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Council for Global Immigration (CFGI) Executive Director Lynn Shotwell recently delivered policy recommendations to an international gathering of business leaders, government officials and nongovernmental organizations, highlighting the importance of greater private-sector engagement in tackling global migration challenges.
CFGI is a strategic affiliate of the Society for Human Resource Management, and comprises more than 200 corporations, universities and research institutions engaged in the global movement of talent.
Shotwell spoke Dec. 11 at the ninth summit of the Global Forum on Migration and Development (GFMD) held in Dhaka, Bangladesh. The recommendations she presented were developed by the members of the GFMD Business Mechanism, a group of business leaders focused on engaging the private sector in developing migration policy. The group's goals include working toward a regulatory environment in which labor migration policies support business and development to create jobs, facilitate global workforce mobility, match skills to labor market needs and ensure fair recruitment practices.
"Smart employment-based immigration policies that promote fairness, innovation and competitiveness are critical to continued economic growth in the United States and around the world," Shotwell said. "These recommendations serve as a valuable road map for business leaders and policymakers confronted with a rapidly evolving global migration landscape that presents both great uncertainty and great opportunity."
The gathering of policymakers took place in the midst of the continuing worldwide migration and refugee crisis.
"Some countries are facing the labor market impact of aging populations and falling birth rates, and increasingly need large numbers of foreign workers to compensate for declining domestic population, while others have large, increasingly educated populations that seek employment," said Austin T. Fragomen Jr., chairman of the GFMD Business Advisory Group. Fragomen is also chairman of CFGI and partner and chairman of Fragomen Global, an international immigration law firm based in New York City.
There were more than 244 million migrants worldwide in 2015, up from 232 million in 2013 and 175 million in 2000, according to the United Nations Population Fund. More than 150 million of those individuals are labor migrants.
Fragomen said that current migration systems and frameworks, which were developed decades ago, have proven inadequate to deal with the present-day situation.
The priorities outlined in the recommendations included:
Robust labor migration governance. An efficient labor migration system should be able to address labor market needs, spur innovation, fill skills gaps and promote development. "Companies face increasing hurdles in obtaining visas and work permits for all employment types and durations, but are particularly challenged when sponsored employees [are needed to] work in short- and medium-term assignments—those most characteristic to the evolving nature of work," Shotwell said. She added that additional legal pathways are needed for:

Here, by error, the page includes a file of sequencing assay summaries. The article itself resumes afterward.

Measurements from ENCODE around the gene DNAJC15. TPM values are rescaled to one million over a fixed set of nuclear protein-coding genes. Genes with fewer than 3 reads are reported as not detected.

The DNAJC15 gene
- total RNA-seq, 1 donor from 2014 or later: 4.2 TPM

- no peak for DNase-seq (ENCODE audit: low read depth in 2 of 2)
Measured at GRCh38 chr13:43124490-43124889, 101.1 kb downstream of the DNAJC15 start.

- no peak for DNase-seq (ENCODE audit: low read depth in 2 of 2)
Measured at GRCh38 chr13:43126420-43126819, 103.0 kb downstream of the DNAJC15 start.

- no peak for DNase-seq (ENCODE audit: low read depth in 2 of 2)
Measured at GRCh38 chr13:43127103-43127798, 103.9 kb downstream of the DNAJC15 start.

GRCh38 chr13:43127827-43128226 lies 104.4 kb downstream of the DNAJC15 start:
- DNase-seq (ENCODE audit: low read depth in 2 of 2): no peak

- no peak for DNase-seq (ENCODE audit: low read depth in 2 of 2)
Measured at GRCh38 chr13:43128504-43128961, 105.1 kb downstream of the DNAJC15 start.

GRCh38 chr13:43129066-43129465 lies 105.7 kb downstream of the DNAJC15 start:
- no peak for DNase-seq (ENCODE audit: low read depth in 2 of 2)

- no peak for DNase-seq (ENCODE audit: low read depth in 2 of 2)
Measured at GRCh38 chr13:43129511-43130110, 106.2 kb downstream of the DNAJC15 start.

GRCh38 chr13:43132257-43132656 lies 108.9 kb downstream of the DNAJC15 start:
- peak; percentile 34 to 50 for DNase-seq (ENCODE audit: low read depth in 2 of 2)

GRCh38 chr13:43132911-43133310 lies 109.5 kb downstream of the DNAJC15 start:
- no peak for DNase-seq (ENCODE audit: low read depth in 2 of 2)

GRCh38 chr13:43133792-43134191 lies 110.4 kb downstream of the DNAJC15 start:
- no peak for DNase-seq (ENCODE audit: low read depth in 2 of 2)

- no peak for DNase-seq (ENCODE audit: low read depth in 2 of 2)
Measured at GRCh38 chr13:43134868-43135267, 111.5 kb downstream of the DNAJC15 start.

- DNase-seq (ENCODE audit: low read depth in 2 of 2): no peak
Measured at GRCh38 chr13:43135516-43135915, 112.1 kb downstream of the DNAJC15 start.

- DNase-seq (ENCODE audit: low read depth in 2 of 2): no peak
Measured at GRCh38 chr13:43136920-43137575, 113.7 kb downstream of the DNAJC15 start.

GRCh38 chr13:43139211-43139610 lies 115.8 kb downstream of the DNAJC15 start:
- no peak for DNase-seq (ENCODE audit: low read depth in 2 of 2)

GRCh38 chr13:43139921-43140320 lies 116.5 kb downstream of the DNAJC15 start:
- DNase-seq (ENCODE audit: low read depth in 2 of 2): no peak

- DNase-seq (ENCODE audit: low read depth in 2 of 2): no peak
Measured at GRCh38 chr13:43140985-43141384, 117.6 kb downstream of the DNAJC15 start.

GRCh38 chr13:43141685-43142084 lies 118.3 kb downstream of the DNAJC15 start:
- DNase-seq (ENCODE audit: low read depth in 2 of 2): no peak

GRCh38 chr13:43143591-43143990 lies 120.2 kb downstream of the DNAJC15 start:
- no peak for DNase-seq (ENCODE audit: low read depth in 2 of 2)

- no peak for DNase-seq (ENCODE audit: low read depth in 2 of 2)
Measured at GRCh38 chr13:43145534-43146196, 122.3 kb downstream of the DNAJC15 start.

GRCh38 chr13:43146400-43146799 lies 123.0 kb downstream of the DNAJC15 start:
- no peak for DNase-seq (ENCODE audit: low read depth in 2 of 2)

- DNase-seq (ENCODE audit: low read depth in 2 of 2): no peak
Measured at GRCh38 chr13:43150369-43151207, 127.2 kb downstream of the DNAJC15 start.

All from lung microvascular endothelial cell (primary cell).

Fair and ethical recruitment. Recruiters and other employment service providers match workers with international employment opportunities. "Because recruiters are often the first entry point to international employment for many foreign nationals, it is imperative to promote the responsible and ethical agencies that ensure high-quality recruitment standards that protect migrant workers throughout the recruitment process," Fragomen said.
[SHRM members-only toolkit: What steps can I take to prepare our organization to recruit globally?]
The GFMD Business Mechanism recommended that governments enforce existing laws and facilitate employer portability to prevent exploitative labor recruitment, work with stakeholders to identify regulatory gaps that enable exploitative recruitment practices, and develop compliance tools and promote efforts to inform foreign workers of their rights and protections.
Public- and private-sector engagement on circular migration. To avoid the negative impact of "brain drain" on the countries losing labor, organizations and governments should promote and encourage voluntary circular migration as well as an efficient flow of remittances to foster development in both home and host economies.
Corporate refugee aid. The group recommended that governments reduce barriers to refugee employment, integration and travel. "Direct employment of refugees is one of the clearest ways private organizations can help," Fragomen said. "However … employers face significant challenges in recruiting and hiring from this population. Lack of skills and qualifications and language barriers are some of the practical challenges. But the most difficult hurdle is the challenge of obtaining and maintaining work authorization for refugees."
Business advocacy. Businesses should highlight the benefits of well-managed migration and counter xenophobia by promoting the economic, social and cultural contributions of migrants.
The next GFMD summit is planned for Germany in June 2017.
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